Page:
Consciousness: Creeping up on the Hard Problem

Consciousness: Creeping up on the Hard Problem

by Jeffrey Gray
     
 
How does conscious experience arise out of the functioning of the human brain? How is it related to the behaviour that it accompanies? How does the perceived world relate to the real world? Between them, these three questions constitute what is commonly known as the 'Hard Problem' of consciousness. Despite vast knowledge of the relationship between brain and behaviour

Overview

How does conscious experience arise out of the functioning of the human brain? How is it related to the behaviour that it accompanies? How does the perceived world relate to the real world? Between them, these three questions constitute what is commonly known as the 'Hard Problem' of consciousness. Despite vast knowledge of the relationship between brain and behaviour, and rapid advances in our knowledge of how brain activity correlates with conscious experience, the answers to all three questions remain controversial, even mysterious. This important new book analyses these core issues and reviews the evidence from both introspection and experiment. To many its conclusions will be surprising and even unsettling -: The entire perceived world is constructed by the brain. The relationship between the world we perceive and the underlying physical reality is not as close as we might think. Much of our behaviour is accomplished with little or no participation from conscious experience. Our conscious experience of our behaviour lags behind the behaviour itself by around a fifth of a second - we become aware of what we do only after we have done it. The lag in conscious experience applies also to the decision to act - we only become aware of our decisions after they have been formed. The self is as much a creation of the brain as is the rest of the perceived world. Written by a leading scientist, this analysis of how conscious experience relates to brain and behaviour is accessible and compelling. It will have major implications for our understanding of human nature.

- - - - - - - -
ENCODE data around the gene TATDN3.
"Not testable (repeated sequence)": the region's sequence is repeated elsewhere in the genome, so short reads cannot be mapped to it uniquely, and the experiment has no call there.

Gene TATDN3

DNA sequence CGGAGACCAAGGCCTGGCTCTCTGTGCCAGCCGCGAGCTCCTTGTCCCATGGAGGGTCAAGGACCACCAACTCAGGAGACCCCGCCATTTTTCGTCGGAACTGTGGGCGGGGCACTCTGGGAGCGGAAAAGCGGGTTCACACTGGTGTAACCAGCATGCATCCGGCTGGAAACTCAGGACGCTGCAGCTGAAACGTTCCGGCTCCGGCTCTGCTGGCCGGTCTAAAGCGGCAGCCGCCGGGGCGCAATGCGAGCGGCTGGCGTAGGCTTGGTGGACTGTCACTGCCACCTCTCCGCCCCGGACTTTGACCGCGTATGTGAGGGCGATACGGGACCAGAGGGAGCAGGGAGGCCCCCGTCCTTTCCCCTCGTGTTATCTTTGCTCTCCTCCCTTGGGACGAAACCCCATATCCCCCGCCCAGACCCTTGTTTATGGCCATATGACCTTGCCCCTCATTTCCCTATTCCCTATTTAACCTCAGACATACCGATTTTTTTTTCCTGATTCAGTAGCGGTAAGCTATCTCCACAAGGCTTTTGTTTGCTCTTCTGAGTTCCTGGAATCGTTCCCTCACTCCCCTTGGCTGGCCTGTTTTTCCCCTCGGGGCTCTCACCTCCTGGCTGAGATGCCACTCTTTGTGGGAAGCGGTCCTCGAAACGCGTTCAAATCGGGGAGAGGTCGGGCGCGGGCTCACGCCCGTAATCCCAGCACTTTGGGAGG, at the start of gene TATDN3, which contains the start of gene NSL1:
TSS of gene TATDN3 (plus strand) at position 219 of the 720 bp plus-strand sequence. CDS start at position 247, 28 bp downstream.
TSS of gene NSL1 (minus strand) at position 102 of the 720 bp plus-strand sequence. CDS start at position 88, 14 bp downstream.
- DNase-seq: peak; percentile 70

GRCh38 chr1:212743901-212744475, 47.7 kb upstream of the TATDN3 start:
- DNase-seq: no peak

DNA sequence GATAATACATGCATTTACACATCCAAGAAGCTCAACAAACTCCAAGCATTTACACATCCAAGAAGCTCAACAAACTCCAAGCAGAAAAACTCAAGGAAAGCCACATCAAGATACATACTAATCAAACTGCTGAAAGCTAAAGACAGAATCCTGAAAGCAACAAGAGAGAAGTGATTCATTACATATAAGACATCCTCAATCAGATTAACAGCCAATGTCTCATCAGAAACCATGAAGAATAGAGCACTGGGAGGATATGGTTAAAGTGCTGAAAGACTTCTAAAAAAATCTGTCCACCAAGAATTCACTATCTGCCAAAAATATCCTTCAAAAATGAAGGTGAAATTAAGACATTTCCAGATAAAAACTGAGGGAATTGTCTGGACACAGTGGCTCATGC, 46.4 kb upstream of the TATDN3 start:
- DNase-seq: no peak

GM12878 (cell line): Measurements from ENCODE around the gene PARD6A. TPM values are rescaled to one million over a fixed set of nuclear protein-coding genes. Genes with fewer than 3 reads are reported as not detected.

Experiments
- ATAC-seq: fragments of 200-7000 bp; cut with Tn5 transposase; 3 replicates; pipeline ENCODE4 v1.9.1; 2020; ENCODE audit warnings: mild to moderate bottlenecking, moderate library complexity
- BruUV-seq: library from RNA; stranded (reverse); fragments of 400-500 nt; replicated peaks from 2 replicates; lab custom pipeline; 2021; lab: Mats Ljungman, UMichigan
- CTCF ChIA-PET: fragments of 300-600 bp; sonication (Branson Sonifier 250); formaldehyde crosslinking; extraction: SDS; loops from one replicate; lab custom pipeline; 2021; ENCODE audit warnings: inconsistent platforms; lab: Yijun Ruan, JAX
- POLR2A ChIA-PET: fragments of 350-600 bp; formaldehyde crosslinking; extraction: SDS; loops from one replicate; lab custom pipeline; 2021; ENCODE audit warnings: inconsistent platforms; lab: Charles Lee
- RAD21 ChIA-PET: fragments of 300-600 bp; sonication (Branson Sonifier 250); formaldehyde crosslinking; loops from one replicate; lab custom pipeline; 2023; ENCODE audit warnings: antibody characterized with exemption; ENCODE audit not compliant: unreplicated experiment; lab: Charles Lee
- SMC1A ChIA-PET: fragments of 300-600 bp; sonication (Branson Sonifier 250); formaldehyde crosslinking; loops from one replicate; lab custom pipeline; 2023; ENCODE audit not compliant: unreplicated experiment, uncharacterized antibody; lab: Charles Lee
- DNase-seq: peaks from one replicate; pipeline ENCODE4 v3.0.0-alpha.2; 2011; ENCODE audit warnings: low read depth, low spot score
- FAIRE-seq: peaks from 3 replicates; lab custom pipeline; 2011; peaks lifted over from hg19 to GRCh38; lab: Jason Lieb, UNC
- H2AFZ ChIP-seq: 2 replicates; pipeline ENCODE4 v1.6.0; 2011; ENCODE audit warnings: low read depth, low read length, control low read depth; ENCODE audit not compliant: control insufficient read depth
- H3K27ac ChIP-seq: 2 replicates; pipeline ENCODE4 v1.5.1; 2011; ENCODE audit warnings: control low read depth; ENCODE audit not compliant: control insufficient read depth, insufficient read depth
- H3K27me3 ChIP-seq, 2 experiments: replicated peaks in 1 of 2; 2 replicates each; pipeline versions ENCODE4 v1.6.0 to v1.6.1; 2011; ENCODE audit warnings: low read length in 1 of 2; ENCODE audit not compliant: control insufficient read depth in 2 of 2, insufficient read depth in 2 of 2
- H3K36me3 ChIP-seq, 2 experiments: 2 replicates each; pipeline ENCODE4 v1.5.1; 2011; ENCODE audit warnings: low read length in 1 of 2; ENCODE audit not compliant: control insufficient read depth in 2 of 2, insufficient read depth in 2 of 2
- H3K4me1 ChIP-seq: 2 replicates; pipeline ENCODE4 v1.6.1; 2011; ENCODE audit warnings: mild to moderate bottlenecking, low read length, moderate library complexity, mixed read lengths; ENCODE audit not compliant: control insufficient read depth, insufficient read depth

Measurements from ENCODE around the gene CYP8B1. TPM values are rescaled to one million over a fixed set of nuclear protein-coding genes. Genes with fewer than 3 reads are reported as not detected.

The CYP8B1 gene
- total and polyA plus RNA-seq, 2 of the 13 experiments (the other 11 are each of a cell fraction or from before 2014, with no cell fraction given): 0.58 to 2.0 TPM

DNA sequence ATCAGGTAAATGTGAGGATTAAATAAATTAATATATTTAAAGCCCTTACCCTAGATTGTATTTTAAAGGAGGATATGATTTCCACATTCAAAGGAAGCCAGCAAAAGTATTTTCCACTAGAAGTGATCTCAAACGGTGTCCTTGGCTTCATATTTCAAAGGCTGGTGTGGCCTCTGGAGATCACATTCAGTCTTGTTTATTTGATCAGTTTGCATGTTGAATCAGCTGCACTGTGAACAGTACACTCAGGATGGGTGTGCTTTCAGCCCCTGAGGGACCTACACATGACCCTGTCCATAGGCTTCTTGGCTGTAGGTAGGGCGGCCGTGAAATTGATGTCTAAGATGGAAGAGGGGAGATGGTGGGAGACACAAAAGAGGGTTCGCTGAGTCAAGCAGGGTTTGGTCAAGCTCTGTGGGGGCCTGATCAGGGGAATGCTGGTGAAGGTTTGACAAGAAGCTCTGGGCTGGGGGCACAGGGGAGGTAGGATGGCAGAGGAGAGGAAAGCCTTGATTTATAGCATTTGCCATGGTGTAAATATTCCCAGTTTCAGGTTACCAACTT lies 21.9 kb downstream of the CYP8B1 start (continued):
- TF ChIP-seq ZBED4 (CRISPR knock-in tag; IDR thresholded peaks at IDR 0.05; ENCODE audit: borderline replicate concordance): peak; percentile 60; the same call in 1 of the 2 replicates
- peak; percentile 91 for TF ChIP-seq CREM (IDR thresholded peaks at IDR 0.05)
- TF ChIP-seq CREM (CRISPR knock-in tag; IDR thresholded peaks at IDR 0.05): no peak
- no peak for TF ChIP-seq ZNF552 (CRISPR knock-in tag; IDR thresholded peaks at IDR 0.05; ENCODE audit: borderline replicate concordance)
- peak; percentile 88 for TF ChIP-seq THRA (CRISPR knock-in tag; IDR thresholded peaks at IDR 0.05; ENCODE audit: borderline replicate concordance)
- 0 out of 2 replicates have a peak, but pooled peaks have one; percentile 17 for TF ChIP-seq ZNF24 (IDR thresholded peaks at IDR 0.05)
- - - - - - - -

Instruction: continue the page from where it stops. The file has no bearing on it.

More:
Editorial Reviews

From the Publisher
"An excellent overview that touches expertly on the many biological and psychological features underlying the consciouse experience." —Journal of Consciousness Studies

"In many ways the book is a tour de force, reflecting not just Gray's sensitive understanding of and extensive research in neuroscience, but unusually for a neuroscientist, a relatively sophisticated understanding of the philosophical issues surrounding consciousness as well... a fine thoughtful book. It is leading edge, engagingly written in a way that both students and researchers will appreciate, and forms a fitting testament to his searching intellectual life." —Applied Cognitive Psychology

"A well-written, thoroughly researched investigation... a significant piece of scholarship. Throughout, Gray presents complicated philosophical and neurobiological issues in a logical and coherent manner, and he clears the ground for other scientists to propose solutions to the hard problem of consciousness. Jeffrey Gray passed away in April 2004. This book is a testament to his intellectual giftedness, energy, and enormous talent." —Learning for Democracy